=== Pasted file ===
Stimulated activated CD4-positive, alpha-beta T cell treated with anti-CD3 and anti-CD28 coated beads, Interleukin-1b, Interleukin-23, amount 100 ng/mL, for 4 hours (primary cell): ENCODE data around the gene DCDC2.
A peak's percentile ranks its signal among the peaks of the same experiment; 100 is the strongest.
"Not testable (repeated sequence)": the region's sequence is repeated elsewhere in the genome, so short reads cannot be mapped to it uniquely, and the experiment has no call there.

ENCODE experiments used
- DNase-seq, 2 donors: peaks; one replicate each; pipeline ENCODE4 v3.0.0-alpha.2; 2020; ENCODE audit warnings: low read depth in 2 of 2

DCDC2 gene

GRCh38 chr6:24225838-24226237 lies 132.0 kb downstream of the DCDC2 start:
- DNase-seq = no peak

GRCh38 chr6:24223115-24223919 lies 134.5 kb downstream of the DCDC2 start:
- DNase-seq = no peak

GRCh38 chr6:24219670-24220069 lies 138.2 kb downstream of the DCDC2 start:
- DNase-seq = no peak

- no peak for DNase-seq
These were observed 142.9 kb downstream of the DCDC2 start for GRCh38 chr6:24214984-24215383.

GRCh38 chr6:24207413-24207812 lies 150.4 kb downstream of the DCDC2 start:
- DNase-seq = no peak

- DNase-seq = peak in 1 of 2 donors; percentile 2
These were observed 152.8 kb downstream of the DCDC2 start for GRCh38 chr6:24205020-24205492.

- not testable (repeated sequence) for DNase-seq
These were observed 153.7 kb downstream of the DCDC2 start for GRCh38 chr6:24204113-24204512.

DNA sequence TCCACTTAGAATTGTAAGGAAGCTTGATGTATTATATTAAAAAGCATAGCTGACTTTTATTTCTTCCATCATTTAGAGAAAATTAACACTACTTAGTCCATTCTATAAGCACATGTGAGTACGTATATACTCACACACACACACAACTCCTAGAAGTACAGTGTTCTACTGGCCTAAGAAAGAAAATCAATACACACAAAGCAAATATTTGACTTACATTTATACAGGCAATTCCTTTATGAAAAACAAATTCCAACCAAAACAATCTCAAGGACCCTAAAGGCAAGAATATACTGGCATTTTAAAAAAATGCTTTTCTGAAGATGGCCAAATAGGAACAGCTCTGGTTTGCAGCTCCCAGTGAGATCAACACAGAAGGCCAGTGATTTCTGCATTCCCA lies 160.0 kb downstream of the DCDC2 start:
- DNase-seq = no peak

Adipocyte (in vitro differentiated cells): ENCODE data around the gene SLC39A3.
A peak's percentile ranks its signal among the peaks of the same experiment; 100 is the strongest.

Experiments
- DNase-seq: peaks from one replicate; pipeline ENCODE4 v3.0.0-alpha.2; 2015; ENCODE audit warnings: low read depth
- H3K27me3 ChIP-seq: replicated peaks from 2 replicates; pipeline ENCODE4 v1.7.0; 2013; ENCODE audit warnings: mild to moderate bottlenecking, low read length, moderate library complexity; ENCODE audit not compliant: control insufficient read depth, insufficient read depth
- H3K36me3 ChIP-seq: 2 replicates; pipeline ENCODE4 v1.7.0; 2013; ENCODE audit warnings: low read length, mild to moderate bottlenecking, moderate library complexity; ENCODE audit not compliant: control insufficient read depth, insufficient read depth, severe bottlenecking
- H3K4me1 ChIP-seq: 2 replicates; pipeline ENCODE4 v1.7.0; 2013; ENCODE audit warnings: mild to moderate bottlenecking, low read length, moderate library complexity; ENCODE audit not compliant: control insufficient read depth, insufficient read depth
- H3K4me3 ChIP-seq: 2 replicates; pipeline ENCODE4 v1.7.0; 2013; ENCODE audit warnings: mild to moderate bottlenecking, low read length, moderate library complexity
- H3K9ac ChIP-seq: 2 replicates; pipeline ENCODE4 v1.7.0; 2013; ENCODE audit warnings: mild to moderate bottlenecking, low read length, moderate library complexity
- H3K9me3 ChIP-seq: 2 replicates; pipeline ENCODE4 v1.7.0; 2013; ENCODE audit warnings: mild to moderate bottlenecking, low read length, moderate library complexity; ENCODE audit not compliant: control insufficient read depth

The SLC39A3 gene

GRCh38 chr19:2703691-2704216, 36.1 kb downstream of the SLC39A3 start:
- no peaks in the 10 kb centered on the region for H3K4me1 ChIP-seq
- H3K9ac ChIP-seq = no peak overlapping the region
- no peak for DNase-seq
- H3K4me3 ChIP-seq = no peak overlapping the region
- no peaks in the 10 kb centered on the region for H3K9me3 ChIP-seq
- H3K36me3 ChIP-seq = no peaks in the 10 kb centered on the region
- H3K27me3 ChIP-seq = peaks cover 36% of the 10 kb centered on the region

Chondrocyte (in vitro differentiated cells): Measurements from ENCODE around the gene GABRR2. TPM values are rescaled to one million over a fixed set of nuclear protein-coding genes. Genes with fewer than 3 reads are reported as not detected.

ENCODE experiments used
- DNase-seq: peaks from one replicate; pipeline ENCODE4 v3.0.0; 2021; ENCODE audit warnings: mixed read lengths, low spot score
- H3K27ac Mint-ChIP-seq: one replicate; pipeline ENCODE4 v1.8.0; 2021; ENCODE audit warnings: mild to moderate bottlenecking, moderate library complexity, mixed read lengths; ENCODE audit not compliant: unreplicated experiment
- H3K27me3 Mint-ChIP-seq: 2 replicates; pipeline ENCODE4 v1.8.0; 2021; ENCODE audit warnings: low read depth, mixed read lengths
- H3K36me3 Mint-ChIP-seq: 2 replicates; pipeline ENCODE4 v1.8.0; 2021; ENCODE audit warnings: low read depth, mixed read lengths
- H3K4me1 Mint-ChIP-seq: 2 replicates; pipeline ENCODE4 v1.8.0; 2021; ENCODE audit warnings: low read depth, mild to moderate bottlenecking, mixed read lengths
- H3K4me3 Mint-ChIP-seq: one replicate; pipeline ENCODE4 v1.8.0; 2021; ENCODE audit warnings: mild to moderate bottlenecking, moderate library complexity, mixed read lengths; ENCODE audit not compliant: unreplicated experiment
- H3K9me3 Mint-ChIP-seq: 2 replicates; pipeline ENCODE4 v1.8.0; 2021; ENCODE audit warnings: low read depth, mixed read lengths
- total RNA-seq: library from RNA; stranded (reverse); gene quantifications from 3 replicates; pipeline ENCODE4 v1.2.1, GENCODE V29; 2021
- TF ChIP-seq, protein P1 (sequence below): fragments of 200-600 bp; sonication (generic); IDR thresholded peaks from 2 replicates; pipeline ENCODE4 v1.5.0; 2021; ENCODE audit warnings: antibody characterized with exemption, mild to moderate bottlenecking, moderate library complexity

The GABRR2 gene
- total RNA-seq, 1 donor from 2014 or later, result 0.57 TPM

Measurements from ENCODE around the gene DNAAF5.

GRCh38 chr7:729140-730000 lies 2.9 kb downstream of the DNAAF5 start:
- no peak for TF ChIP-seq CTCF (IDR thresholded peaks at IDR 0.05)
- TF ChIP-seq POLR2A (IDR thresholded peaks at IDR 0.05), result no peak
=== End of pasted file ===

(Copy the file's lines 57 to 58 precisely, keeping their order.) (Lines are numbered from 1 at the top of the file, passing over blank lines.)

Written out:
- no peak for TF ChIP-seq CTCF (IDR thresholded peaks at IDR 0.05)
- TF ChIP-seq POLR2A (IDR thresholded peaks at IDR 0.05), result no peak